Foster Foundation will be sharing some little victories that transplant families are celebrating. Sometimes children can wait years to receive the life-saving organ transplant they need. The stability of each child can go up and down while they wait for, and even after they receive, transplant. Understandably, this can be incredibly stressful on parents. Thus, moments of stability and good health are cherished.
are extra special. Keep an eye on future newsletters and our social accounts for more.
Two families whose daughters are doing well amid their transplant journey are featured on page 6. Maddy and Bella’s parents shared with us some special moments they have recently had, moments that may seem small but when you have a medically complex child all the happy moments
Aleea Dahinden Director of Family Relations
I wish everyone a very happy summer and remember to enjoy all the happy moments—even the small ones.
The David Foster Foundation
CONTINUED FROM PAGE 1
Above: Briar admitted at the Jim Pattison Children's Hospital in Saskatoon, SK. Below: Briar enjoying the sunshine this year.
At the beginning of 2021, shortly after Briar’s diagnosis, Briar, Morgan and Ryan travelled from their home in Saskatchewan to Edmonton for a transplant assessment. The medical team determined she would need a transplant and she was placed on the waitlist for a multivisceral transplant on January 4th. In Briar’s case, this means she has now been waiting over half a year for a kidney, liver, small bowel, and pancreas transplant. The Foundation assisted the family with the cost of accommodation, gas, parking and food for the transplant assessment trip at the Stollery Children's Hospital in Edmonton. Briar’s medical condition and subsequent need for a transplant has been challenging for the family. They have extra fuel costs, daycare costs for their two-year-old Addilyn, and additional medication costs as some of the prescriptions that Briar needs are not covered by insurance. Ryan has missed a lot of work since Briar was born and Morgan is unable to return to work as she balances being a full-time mother to two young children and Briar’s nurse. Due to COVID-19, the family has been separated from most of their extended family who lives three or more hours away, which Morgan acknowledges has been challenging for everyone.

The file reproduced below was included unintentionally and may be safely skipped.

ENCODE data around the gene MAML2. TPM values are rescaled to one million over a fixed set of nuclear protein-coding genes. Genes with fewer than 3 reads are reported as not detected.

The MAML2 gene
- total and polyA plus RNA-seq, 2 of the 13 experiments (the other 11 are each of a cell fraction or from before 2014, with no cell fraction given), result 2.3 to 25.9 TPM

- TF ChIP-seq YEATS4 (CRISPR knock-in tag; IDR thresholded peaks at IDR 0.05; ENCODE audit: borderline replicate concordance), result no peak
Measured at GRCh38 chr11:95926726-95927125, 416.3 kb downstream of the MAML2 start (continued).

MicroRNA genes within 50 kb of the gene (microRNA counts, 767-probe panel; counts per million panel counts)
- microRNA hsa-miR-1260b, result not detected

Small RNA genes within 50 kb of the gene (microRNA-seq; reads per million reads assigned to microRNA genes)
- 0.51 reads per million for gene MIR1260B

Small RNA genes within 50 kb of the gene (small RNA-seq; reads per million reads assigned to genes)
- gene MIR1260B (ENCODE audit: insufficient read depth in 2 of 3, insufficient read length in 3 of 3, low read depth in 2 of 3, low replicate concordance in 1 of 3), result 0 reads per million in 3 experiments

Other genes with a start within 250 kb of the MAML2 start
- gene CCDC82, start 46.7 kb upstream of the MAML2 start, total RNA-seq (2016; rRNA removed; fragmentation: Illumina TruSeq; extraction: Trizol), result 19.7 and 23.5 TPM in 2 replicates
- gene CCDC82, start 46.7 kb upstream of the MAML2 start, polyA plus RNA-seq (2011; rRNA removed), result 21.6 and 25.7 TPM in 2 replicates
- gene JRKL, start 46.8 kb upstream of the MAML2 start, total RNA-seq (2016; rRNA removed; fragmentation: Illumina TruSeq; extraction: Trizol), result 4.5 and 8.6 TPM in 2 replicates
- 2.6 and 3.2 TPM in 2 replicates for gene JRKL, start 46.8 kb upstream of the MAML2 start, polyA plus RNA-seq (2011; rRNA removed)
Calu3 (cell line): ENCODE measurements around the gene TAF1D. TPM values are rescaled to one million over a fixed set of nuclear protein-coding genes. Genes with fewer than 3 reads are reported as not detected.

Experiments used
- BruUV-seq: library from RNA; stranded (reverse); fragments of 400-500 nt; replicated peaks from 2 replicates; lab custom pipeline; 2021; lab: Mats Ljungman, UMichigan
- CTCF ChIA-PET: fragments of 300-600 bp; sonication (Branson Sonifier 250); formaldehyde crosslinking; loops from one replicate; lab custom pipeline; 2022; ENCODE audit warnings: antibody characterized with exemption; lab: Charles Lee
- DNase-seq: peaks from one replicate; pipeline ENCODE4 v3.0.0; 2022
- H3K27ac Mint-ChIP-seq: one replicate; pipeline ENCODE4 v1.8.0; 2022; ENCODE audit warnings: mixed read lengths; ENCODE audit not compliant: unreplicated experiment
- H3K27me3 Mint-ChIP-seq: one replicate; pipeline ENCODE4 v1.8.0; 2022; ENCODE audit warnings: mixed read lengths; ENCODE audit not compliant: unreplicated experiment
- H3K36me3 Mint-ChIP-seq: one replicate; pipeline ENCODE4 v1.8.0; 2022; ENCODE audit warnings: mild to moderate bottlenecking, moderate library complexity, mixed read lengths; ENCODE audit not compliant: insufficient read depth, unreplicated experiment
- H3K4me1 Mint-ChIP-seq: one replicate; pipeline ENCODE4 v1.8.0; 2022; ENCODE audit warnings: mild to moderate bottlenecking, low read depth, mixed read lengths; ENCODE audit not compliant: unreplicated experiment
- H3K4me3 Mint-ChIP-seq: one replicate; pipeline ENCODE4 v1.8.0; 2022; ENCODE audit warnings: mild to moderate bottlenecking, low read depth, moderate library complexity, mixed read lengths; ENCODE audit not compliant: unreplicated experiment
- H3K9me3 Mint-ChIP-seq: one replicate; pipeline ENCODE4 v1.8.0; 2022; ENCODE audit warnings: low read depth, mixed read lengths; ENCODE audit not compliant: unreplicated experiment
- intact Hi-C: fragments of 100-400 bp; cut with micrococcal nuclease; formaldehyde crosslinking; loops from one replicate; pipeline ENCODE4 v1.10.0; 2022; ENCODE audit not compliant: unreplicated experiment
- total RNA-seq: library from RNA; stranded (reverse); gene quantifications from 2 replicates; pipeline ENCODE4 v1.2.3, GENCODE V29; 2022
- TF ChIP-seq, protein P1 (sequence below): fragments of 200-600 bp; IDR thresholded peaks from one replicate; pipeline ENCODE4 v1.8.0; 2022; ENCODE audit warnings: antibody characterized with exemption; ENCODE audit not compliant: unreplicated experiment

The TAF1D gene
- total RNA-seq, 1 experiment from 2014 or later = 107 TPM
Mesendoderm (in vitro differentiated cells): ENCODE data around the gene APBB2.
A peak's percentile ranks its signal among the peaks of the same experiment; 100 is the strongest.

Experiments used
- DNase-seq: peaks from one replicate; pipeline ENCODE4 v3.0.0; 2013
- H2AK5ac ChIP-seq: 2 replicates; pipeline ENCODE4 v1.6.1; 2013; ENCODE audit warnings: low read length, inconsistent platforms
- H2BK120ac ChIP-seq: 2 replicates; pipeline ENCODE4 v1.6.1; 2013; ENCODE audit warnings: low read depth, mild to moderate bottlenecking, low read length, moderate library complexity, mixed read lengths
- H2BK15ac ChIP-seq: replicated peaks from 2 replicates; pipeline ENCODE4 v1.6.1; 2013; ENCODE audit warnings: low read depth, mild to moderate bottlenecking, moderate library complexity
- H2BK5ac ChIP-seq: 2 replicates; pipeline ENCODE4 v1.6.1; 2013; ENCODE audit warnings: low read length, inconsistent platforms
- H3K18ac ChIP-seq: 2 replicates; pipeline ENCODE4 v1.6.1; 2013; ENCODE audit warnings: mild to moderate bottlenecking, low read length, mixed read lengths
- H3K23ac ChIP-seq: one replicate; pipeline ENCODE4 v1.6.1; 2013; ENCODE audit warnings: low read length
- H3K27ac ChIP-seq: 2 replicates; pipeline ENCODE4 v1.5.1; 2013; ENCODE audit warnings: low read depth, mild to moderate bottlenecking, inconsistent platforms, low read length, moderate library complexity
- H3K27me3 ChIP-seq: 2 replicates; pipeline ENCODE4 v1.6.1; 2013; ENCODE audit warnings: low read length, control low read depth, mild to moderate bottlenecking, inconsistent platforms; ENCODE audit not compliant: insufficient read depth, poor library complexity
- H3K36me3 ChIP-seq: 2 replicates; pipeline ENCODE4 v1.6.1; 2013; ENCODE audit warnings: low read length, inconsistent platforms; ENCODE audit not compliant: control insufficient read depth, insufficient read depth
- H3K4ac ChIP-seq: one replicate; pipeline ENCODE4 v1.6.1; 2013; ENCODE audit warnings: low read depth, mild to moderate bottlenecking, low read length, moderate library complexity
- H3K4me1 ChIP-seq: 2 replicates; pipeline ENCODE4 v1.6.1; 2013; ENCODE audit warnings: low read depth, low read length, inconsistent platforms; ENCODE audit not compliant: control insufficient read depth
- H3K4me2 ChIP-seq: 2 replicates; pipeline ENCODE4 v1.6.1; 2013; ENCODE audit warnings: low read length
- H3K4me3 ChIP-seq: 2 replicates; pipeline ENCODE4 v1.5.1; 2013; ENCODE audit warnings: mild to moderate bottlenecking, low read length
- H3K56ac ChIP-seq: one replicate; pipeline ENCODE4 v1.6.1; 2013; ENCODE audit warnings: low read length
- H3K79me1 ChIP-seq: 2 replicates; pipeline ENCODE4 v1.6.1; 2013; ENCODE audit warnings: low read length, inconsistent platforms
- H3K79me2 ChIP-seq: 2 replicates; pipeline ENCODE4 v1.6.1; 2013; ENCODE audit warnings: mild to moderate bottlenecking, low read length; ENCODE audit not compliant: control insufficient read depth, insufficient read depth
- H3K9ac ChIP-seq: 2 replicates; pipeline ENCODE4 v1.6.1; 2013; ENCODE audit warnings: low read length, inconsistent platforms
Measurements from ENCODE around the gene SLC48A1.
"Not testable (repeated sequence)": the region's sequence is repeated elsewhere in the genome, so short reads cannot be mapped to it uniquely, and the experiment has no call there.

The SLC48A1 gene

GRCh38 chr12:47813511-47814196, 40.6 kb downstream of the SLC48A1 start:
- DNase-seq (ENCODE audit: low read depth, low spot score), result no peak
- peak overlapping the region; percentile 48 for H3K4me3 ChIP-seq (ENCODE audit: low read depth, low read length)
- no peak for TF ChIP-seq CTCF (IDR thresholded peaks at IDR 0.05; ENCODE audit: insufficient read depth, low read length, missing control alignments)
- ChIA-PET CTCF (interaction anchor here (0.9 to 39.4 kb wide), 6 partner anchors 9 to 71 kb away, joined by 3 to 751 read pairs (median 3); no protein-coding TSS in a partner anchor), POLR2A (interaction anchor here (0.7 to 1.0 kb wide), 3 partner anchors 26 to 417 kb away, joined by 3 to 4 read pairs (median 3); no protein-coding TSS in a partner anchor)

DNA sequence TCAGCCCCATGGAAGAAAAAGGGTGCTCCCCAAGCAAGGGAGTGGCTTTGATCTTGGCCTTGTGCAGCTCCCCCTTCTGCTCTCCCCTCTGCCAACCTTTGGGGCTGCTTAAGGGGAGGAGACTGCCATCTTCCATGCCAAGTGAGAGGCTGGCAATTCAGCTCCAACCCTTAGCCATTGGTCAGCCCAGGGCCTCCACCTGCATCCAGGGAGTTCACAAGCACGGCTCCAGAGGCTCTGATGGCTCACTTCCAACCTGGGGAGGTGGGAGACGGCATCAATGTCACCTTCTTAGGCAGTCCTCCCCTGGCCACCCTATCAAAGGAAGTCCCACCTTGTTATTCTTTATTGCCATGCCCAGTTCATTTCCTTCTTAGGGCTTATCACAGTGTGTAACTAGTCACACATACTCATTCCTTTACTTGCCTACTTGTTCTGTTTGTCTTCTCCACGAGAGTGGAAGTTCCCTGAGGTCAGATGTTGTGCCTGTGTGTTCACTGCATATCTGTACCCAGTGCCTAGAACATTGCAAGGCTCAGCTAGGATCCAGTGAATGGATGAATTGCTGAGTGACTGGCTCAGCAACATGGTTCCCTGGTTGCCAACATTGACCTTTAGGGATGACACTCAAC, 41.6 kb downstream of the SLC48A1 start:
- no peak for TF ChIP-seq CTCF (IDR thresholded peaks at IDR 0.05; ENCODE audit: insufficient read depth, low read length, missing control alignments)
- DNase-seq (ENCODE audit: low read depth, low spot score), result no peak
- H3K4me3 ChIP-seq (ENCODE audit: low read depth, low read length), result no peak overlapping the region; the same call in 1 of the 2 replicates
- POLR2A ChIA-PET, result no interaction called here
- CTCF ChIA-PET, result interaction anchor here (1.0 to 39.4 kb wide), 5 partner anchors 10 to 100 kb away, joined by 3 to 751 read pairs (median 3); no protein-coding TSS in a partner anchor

The family is constantly wondering how they will be able to afford to pay their mortgage and bills that need to be paid regardless of their life circumstances.
Now that the family is at home waiting for a transplant, Morgan explains that the family is constantly wondering how they will be able to afford to pay their mortgage and bills that need to be paid regardless of their life circumstances. On top of financial stress, she says that “every phone call that is received by a private number, an unknown number, or any hospital number immediately makes me start running through questions: Is this the call that is going to change our lives even more than they have already changed? Is everyone ready to drop everything immediately to help us get in gear to go? Where are we going to stay exactly and how much will the expense be? How will the trip work logistically with COVID-19? How long will we have to leave our home empty? Both our children are with each other every day, how are they going to handle being separated for possibly a long time due to COVID-19? How will we be able to handle the transition to an entirely new province where we have no supports?” Currently, Briar is hooked up to a total parenteral nutrition machine for 18 hours a day so she can get the nutrients that she needs. She has adapted to the lines that connect her to the machine and sometimes her parents have to chase her to ensure that she doesn’t pull the lines too hard. Most of her appointments are online or by phone, but the family still makes trips to the hospital as well. Her liver is slowly getting worse amongst other issues due to her lack of mobility. For the rest of her life, she will also have an ileostomy, a surgery that creates a pathway from the lowest part of the small intestine to the abdomen that helps solid waste and gas exit the body without passing through the colon or rectum.”